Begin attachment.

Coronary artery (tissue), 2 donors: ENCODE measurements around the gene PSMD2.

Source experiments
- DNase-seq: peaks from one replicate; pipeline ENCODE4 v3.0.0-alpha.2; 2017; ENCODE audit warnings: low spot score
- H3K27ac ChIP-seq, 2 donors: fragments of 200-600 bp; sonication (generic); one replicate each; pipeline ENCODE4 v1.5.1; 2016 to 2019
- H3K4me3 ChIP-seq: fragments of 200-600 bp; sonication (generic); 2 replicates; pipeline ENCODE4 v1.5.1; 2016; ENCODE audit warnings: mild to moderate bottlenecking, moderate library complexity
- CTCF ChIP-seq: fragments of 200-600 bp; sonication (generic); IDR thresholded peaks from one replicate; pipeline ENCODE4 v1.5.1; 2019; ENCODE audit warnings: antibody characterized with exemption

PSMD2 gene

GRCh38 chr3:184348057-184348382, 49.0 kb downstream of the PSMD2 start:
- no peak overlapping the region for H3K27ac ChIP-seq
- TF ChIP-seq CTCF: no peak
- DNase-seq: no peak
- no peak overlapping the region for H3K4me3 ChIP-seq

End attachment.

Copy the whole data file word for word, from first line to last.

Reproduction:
Coronary artery (tissue), 2 donors: ENCODE measurements around the gene PSMD2.

Source experiments
- DNase-seq: peaks from one replicate; pipeline ENCODE4 v3.0.0-alpha.2; 2017; ENCODE audit warnings: low spot score
- H3K27ac ChIP-seq, 2 donors: fragments of 200-600 bp; sonication (generic); one replicate each; pipeline ENCODE4 v1.5.1; 2016 to 2019
- H3K4me3 ChIP-seq: fragments of 200-600 bp; sonication (generic); 2 replicates; pipeline ENCODE4 v1.5.1; 2016; ENCODE audit warnings: mild to moderate bottlenecking, moderate library complexity
- CTCF ChIP-seq: fragments of 200-600 bp; sonication (generic); IDR thresholded peaks from one replicate; pipeline ENCODE4 v1.5.1; 2019; ENCODE audit warnings: antibody characterized with exemption

PSMD2 gene

GRCh38 chr3:184348057-184348382, 49.0 kb downstream of the PSMD2 start:
- no peak overlapping the region for H3K27ac ChIP-seq
- TF ChIP-seq CTCF: no peak
- DNase-seq: no peak
- no peak overlapping the region for H3K4me3 ChIP-seq